The majority of positions available to students upon graduation today will not be in existence in a few decades. We must prepare students, therefore, for changing times and conditions. Is a student who is vocationally trained for a specific position likely to be able to make the transition to a position which cannot even be conceived of today, or is the twentieth century "Renaissance student" who has learned to learn more likely to make the adjustment?
We at Beloit realize that we are not Solomons and that there is never only one right answer; we recognize the worth of other approaches to education. We also recognize, however, that we must continue to preach and teach the liberal arts as they exist at Beloit, for, by doing so, we will continue to produce graduates who are able both to be profitably employed and to make a profitable contribution to the society in which they live.
The Beloit College compact has never been an easy one to maintain. If anything, it may become more difficult to sustain tomorrow than it was yesterday. Excellence, though, has never come cheaply -- and it never will. We must seek, therefore, new sources of support to insure that faculty salaries are at a level to preserve quality; to assure that sufficient scholarships exist to guarantee both a diverse student body and attendance at the college by anyone who is academically qualified to attend; to provide a quality of life on campus which is in keeping with our tradition; and to maintain funding for innovative (but sound) programs.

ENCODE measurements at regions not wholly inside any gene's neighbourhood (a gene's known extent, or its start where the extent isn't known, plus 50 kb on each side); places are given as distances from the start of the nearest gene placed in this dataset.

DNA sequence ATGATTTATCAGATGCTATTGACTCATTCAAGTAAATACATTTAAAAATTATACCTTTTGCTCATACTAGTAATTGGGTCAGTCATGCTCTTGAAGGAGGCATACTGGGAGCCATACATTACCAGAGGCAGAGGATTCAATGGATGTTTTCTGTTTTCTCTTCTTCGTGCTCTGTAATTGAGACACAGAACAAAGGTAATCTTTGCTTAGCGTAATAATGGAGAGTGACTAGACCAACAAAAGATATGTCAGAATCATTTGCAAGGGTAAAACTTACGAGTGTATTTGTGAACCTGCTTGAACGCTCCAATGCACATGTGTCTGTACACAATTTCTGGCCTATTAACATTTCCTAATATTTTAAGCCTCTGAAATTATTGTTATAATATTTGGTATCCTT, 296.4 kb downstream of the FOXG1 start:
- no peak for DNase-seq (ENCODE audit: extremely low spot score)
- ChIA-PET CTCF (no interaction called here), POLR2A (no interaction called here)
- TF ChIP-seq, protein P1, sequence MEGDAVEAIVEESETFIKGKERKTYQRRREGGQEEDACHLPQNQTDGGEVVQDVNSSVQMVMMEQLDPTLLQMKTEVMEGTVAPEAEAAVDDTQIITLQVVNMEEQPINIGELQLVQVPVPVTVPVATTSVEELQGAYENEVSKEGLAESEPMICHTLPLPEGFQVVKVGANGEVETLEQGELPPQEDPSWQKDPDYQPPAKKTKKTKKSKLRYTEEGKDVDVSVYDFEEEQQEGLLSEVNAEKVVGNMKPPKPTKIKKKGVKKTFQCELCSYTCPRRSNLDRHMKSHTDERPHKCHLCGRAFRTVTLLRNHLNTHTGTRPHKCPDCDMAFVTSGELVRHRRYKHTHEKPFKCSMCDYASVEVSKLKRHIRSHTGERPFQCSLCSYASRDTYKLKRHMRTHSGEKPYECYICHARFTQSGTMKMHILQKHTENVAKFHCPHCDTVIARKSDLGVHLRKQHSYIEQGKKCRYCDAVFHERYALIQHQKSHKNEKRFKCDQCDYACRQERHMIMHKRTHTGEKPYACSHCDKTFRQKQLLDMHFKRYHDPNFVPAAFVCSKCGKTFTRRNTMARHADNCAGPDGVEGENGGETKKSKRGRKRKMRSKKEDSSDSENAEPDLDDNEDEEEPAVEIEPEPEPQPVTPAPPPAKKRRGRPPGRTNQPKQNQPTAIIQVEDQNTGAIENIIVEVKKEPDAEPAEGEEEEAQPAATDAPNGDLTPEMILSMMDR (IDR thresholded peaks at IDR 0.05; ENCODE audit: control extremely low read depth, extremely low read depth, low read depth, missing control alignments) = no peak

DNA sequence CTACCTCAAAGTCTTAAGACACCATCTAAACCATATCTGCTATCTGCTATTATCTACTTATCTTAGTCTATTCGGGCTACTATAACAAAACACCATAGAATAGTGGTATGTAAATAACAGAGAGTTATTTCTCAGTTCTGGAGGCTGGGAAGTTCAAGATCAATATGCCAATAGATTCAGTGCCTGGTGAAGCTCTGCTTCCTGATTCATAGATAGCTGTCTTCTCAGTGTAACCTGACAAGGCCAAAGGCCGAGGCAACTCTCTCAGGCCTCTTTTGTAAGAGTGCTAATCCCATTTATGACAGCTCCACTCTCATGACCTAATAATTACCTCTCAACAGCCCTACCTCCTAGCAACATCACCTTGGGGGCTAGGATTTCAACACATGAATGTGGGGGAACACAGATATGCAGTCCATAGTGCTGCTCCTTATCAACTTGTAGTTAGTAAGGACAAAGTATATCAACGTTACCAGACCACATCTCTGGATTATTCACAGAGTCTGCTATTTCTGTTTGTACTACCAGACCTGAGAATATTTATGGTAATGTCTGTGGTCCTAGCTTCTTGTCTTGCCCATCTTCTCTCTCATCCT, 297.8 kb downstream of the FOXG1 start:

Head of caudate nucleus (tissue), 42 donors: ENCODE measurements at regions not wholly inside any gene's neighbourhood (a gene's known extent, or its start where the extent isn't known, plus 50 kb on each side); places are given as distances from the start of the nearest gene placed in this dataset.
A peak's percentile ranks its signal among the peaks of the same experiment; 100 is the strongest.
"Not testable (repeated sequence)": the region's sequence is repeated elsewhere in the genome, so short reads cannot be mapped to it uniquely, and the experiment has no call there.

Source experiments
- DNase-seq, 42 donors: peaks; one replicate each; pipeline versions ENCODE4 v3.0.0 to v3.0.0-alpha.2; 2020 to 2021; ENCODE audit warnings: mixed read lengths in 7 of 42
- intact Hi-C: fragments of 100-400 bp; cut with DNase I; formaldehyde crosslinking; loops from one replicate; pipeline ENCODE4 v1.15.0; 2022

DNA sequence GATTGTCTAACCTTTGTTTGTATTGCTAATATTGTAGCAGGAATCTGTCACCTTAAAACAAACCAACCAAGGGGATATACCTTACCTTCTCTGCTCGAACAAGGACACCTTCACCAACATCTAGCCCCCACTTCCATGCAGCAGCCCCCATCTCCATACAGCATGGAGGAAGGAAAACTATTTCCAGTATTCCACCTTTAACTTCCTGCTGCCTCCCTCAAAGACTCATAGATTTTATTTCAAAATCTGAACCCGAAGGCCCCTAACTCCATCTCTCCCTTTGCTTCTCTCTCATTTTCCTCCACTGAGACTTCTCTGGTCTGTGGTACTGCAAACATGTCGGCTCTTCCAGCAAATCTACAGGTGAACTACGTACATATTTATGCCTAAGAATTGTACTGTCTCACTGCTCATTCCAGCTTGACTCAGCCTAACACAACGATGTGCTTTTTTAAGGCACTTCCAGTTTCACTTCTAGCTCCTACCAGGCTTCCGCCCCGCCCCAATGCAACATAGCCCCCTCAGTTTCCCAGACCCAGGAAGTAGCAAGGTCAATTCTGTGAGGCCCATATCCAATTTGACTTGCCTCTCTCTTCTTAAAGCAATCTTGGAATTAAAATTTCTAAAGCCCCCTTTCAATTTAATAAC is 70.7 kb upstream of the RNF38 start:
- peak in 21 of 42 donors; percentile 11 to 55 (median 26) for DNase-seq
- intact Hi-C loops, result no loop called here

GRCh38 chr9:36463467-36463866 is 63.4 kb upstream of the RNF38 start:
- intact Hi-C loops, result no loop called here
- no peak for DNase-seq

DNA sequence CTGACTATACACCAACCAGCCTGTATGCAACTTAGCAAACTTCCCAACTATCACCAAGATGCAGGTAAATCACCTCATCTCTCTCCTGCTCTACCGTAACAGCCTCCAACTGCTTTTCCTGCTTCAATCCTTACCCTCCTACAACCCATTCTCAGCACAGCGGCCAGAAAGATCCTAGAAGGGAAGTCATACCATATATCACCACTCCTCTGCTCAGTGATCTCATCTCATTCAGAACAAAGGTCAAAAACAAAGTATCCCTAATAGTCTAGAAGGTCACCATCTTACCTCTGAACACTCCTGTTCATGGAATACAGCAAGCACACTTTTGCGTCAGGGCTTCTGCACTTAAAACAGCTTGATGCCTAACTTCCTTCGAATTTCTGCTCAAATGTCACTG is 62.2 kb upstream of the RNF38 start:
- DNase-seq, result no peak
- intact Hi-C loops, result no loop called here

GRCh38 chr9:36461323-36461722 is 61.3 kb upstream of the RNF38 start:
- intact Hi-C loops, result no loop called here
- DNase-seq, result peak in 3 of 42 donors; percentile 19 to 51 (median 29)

At a time when people want government off their backs, we must enlist support to maintain Beloit on its feet. The seven men from the East who dreamed of a college in Beloit, and the seven presidents who carried forward their dreams, needed help. We, too, have dreams; we, too, need help; and we know, with that help, that our dreams will become reality.
Beloit College -- first a dream and then a compact between the scholars of the past and those of today, between those who were here and are here and those who are yet to come, between donors and beneficiaries, between the college and the city, state, region, and nation, and between my predecessors and me -- is evidence of the practicality of the liberal arts and of the men who practiced them. The founders of Beloit were probably seen as visionaries in their time. Yet what can be more practical than the enduring college which evolved from their dream?
As we take the next step along Beloit's long road, I am honored and privileged to join with my predecessors in reaffirming my commitment to the college's unending compact; as we do so, I also ask those who love Beloit to join with me in the dream of preparing students for tomorrow's tomorrows, of having the college -- through its graduates -- make a disproportionately large contribution to society, and of establishing Beloit as the premier liberal arts college of its size in the land. We can do no more; we must do no less.
Thank you very much.